As much as I had originally found the reading of John Locke to be repetitive and tedious—just the excerpt portions alone—our recent discussion in class today on the “industrious and rational” in juxtaposition to the “covetousness of the quarrelsome and contentious” brought to life the relevance of certain topics that Locke dances around throughout his Treatise. While Locke’s argument may claim that it is the industrious and rational who are “fit” to take the land and use it up for all of its potential resources available and supplied both to and for mankind, I disagree that those whom he refers to as “quarrelsome and contentious” the land as valuable to them and that it should consequently be taken from them as a result. The American Indians, for example, were people that greatly revered and took care of their land. Instead of depleting their resources, they cherished and nurtured all of the living things in their environment, giving way to much abundance in both their crop yield and the preservation of nature as it should be, (at least in my opinion).
Locke however, seems to think that they are instead doing the complete opposite of this.By not using the land as it was “intended” to be used, we should instead exhaustively deplete and squeeze all we possibly can out of the land in order to give “more” back to humanity than the “covetous and quarrelsome” otherwise would have. I can honestly say that this has better allowed me to see the roots of slavery and colonialism, and how they extend even further back into the past than I had originally realized. In turn, I am better able to understand and see why race, bias, and discrimination are still so deeply entrenched and prevalent in our American society today. One can even see the budding ideology of capitalism, (another point we hit on today), and its early gaining of momentum, which can be seen as far back as the year of 1689, when Locke published his Treatise.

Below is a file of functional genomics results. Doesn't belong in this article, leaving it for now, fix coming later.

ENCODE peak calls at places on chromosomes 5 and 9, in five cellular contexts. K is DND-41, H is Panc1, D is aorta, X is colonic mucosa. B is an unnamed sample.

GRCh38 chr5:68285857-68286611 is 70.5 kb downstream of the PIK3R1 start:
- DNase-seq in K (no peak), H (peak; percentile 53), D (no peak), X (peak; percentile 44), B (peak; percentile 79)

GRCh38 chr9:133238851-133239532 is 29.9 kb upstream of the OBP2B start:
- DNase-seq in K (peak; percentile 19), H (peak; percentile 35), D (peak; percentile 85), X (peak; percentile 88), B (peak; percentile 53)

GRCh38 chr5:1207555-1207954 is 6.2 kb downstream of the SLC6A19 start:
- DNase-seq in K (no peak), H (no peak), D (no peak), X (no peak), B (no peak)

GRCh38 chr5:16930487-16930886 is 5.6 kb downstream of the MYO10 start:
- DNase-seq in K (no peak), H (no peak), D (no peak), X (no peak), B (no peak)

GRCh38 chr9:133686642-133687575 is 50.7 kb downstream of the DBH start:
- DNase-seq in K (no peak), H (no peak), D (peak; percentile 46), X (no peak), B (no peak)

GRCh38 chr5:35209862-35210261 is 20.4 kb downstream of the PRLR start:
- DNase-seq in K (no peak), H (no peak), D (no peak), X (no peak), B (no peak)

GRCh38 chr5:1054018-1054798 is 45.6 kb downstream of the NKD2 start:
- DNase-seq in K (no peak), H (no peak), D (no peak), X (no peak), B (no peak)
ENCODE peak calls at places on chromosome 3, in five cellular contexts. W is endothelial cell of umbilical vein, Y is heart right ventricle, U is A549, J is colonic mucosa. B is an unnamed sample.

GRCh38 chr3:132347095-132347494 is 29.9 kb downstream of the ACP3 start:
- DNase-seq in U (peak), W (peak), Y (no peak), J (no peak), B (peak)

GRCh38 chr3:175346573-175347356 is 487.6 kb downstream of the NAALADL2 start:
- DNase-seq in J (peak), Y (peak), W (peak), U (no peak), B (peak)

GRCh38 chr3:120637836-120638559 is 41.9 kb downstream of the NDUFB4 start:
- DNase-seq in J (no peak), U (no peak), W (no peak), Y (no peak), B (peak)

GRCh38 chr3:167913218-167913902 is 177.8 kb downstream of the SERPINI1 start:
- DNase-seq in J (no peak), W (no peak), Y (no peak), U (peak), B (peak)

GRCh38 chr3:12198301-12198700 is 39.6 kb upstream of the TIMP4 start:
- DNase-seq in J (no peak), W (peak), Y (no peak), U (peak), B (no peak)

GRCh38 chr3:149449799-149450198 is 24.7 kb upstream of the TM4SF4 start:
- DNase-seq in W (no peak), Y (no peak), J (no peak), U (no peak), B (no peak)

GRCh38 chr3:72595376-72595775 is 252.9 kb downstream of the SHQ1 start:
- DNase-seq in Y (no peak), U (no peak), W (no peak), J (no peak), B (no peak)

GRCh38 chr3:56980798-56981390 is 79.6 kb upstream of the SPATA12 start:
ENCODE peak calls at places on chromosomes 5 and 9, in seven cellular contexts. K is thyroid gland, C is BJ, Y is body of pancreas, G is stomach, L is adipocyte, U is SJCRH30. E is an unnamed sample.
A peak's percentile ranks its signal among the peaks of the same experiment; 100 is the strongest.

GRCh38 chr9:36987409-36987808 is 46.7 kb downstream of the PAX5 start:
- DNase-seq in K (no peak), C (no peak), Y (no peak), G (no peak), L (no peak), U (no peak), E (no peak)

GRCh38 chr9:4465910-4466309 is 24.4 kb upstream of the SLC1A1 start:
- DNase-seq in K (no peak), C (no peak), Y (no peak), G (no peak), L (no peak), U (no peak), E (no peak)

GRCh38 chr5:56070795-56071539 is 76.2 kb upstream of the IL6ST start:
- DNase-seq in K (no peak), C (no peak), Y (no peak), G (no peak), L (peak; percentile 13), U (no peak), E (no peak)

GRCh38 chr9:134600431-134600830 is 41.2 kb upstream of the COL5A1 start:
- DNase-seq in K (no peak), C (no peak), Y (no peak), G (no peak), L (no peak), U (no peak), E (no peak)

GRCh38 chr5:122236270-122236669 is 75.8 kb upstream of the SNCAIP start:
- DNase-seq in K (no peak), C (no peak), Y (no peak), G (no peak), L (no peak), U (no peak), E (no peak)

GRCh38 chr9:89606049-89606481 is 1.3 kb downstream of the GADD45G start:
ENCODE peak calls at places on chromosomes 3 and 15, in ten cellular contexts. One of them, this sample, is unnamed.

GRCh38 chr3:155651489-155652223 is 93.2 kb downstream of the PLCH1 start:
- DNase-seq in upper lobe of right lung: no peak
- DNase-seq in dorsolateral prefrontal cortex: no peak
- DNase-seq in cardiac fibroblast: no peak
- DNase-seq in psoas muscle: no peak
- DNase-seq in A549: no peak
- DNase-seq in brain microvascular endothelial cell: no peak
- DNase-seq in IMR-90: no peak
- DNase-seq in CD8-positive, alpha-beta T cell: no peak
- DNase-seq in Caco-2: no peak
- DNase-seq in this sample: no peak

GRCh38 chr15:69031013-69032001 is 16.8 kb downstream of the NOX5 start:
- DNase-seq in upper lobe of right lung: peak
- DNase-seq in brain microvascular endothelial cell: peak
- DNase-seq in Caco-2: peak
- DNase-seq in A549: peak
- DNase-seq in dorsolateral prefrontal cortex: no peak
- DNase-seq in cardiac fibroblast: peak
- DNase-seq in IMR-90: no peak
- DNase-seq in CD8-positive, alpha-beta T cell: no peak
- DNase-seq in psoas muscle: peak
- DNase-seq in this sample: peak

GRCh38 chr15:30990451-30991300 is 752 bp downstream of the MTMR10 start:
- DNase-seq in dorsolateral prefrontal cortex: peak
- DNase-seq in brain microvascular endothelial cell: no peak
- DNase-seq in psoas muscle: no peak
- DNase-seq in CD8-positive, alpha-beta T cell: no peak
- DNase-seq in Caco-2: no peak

The point he goes on to make concerning the hoarding of wealth, in gold specifically, seems even more erroneous a claim, as, he goes on to say that this hoarding of gold can and should something that is deemed “virtuous”. To continue with the Lord of the Rings strand briefly mentioned in class today, I feel like Smaug is a great example of the “hoarding of wealth” we see in our present day system of capitalism, as, he is literally sitting atop a gigantic pile of hoarded gold and treasure on the Lonely Mountain, which brings benefit to no one but himself. How can sitting on top of a mountainous pile of gold be doing anyone any favors or be considered “virtuous”, regardless of whether it spoils or not? It might not “go bad” per se but I fail to see how Locke can convincingly argue that one cannot hoard up land or food without entering into the state of war, but that one can however hoard up as much gold as they like without that being unjust to, and initiating war with, the rest of mankind. Yes, Smaug is played by the beloved Benedict Cumberbatch, and because of that I can’t help but be somewhat partial to his character, but I feel like any one of us who reads Tolkien’s book or sees the movie must at some point ask ourselves something like: “Come on, dragon, you really don’t need all of that gold do you?” Now, however, I find myself almost unsure as to which side I am arguing both for and against, because my previous thought sounds a lot like the logic Europeans used when they began to settle in the United States.
Akin to what I inquired about pertaining to Smaug, one might have asked back then in regards to the indigenous peoples, going on to state something similar to: “You don’t really need all that land do you?” or the like. This kind of thinking is dangerous because it eventually led to us pushing the American Indians out of their own land—thinking that we knew what was best for a land that was undoubtedly theirs and used the “well-they-weren’t-using-the-land-anyway” kind of excuse as a kind of justification for what we were doing. I guess what struck me the most overall is the irony in Locke’s binary thinking that he constructs for his readers. How were we the “industrious and rational” and the indigenous people the “quarrelsome and contentious” when really we were the ones who initiated the quarreling and coveting that took place on American soil before it was ours (is it really ours– even now?). If we infringed on their land, then we were the ones to initiate the state of war, and the others had every reason to contest such an encroachment of territory because we were trying to take something that wasn’t ours but that we nonetheless felt some sort of claim to.